Power of Attorney During Cancer Treatment
What is a Power of Attorney?
The Power of Attorney is the financial compliment to the advanced medical directive. The power of attorney (“POA”) allows a person to appoint another person to act in their stead to make certain decisions. In fact, an advanced medical directive is sometimes referred to as a “healthcare power of attorney.” But, most people use the term “power of attorney” to mean dealing with financial issues.
The mechanics of a POA are very simple. A person, called the principal, creates a legal document giving someone, called the agent or attorney-in-fact, powers to act in the principal’s place. The powers conferred can be extremely diverse, from only dealing with one issue to spanning all the normal financial powers the principal can have. The agent is in a fiduciary relationship with the principal. The law requires the agent to act in the best interests of the principal. The agent must also be completely honest with and loyal to the principal in their dealings with each other.
Power of Attorney vs. Durable Power of Attorney
There are two basic forms of POAs that govern financial decisions.
- Power of Attorney (“POA”): With a regular power of attorney, the powers vested in the agent by the principal are revoked if the principal becomes incapacitated, incompetent or dies. This makes a regular power of attorney restricted if the principle is facing a debilitating disease.
- Durable Power of Attorney (“DPOA”): A durable power of attorney is effective from the moment of execution and may supersede the principle’s death if elected. A DPOA will also be in effect when the principal becomes incapacitated. A DPOA can also become effective when the principal becomes incapacitated, but the DPOA must expressly state that requirement. This is sometimes known as a “springing” power of attorney.
Do I need an attorney to complete my Power of Attorney?
As with the Advanced Medical Directive previously discussed, examples may exist that allow you to execute a POA without an attorney. If you can afford an attorney, we strongly encourage using one. These documents provide the keys to your financial house. Most states have guidelines and examples with respect to POA and DPOA (ie., Texas and Virginia).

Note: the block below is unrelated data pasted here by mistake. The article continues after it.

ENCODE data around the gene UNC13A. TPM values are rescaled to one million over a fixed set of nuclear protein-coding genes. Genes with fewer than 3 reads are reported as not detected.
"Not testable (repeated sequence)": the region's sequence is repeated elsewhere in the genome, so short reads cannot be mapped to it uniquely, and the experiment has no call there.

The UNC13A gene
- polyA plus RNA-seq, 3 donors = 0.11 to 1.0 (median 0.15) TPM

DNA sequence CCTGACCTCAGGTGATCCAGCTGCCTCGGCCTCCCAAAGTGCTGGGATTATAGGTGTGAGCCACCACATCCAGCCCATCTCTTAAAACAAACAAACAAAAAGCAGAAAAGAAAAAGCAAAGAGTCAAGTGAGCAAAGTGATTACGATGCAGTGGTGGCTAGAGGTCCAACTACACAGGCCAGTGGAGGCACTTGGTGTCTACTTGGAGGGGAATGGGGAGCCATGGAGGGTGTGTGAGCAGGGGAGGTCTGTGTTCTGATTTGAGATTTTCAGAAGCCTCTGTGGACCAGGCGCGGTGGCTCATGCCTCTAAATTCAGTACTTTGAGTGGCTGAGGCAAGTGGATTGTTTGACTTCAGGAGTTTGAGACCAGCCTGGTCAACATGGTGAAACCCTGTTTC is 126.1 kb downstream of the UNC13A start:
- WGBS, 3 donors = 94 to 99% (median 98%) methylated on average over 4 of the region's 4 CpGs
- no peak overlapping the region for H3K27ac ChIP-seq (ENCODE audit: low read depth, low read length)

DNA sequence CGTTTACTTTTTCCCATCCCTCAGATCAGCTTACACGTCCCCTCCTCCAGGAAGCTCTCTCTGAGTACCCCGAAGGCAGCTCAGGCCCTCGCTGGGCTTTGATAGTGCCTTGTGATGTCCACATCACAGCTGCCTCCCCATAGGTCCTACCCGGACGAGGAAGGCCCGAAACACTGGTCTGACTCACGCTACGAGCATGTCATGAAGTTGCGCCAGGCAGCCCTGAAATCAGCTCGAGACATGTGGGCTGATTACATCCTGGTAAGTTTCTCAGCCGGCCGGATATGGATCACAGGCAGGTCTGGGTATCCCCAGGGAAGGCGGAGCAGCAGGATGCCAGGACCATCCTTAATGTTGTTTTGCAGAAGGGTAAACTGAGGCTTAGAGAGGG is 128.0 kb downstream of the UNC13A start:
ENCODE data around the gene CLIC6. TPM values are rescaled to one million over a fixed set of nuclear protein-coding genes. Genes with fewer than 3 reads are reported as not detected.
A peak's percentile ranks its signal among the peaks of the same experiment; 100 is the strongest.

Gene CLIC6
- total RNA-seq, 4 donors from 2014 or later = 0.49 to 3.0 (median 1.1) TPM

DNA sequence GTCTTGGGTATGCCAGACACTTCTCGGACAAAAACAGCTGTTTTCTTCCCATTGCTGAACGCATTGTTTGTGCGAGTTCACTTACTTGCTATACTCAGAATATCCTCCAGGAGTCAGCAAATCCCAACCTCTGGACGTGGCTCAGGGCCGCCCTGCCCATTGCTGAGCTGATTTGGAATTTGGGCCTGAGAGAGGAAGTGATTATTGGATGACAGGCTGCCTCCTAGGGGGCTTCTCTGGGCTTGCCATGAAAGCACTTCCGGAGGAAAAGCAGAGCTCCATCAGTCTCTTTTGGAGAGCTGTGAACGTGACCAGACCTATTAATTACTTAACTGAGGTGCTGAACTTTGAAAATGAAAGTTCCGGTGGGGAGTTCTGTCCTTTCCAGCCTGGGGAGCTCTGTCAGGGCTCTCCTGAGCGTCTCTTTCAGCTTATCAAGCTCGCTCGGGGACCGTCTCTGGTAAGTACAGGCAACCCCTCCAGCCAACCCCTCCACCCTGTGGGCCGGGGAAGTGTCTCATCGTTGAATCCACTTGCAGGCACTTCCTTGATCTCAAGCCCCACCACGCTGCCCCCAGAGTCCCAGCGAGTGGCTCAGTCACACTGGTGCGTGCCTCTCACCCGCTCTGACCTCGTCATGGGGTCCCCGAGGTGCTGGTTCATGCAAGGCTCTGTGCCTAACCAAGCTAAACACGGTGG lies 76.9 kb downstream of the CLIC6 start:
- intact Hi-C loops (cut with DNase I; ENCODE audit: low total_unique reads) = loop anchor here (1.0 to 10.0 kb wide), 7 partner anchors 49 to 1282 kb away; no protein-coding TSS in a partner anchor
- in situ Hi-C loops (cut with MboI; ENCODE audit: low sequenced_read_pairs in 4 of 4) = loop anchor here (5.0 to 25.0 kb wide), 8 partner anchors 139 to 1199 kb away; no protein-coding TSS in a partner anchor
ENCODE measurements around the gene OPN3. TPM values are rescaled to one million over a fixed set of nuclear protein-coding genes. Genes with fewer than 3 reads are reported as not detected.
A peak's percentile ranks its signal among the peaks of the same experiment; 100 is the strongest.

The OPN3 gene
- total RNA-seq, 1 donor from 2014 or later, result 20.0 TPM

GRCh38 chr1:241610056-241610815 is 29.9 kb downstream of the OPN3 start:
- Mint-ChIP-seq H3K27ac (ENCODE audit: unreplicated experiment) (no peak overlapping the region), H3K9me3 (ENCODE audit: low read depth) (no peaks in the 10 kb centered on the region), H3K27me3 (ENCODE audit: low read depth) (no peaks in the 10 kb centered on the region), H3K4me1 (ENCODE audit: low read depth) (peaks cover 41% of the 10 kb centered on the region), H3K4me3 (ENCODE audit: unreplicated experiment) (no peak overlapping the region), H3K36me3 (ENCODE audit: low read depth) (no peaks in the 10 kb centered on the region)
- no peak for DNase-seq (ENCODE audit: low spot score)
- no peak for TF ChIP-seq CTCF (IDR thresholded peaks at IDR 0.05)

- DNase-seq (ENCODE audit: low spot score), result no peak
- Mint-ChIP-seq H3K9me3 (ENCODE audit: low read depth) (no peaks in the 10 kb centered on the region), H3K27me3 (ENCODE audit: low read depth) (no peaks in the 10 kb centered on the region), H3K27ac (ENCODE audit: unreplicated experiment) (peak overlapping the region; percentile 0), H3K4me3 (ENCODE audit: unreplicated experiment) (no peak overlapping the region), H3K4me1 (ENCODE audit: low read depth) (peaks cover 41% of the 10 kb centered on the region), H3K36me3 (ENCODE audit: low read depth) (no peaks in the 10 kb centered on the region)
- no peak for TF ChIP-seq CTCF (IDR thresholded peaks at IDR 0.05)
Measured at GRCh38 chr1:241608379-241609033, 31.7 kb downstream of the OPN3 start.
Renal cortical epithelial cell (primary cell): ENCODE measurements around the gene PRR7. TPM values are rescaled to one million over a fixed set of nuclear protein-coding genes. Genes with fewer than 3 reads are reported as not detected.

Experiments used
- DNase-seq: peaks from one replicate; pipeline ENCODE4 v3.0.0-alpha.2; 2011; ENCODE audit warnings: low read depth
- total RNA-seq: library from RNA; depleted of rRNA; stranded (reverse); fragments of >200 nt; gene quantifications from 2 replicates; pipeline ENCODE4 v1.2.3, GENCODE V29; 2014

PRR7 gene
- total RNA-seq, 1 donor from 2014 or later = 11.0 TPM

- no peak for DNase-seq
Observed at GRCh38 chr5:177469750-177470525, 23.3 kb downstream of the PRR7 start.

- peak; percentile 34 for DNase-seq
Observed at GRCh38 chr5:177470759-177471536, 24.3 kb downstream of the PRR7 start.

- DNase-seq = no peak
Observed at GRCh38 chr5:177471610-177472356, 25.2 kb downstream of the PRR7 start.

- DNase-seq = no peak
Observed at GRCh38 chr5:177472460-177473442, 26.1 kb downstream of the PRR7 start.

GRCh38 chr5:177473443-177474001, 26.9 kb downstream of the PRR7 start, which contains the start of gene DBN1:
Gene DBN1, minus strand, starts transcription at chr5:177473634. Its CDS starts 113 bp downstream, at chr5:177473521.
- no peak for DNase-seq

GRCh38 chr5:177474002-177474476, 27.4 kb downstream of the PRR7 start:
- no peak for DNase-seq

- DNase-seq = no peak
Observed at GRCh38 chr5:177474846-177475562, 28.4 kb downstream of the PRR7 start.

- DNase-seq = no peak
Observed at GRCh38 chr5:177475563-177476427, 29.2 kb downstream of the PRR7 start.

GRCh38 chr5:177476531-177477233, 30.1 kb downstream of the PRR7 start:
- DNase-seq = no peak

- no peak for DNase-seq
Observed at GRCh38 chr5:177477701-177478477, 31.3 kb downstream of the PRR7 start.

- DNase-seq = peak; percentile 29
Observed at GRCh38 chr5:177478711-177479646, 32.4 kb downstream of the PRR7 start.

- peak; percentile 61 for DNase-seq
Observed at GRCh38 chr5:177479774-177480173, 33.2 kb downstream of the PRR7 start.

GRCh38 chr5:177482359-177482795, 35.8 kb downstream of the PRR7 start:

Restrictions on Power of Attorney
A principal can provide a number of powers to an agent. Each state has individual restrictions a principal can confer but an agent’s powers may include any of the following:
- Buy, manage, or sell real estate
- Disclaim interests to avoid estate taxes
- Employ professional assistance
- Enter into contracts
- Enter safety deposit boxes
- Exercise stock rights
- File tax returns
- Handle banking transactions
- Handle matters related to government benefits
- Handle transactions involving securities
- Maintain and operate business interests
- Make gifts
- Make transfers to revocable trusts
- Purchase life insurance
- Settle claims
Since an agent’s powers could be vast, a principal should be careful in selecting an agent. If necessary, the principal should include any desired restrictive clauses in the power of attorney document.
It is important to recognize the value of being able to assign these decision making capabilities to a trusted family member or friend, especially in the case of durable powers of attorney that continue to be legally binding in cases of incapacity. These documents can save care-giving family members and friends a great deal of time, frustration and money.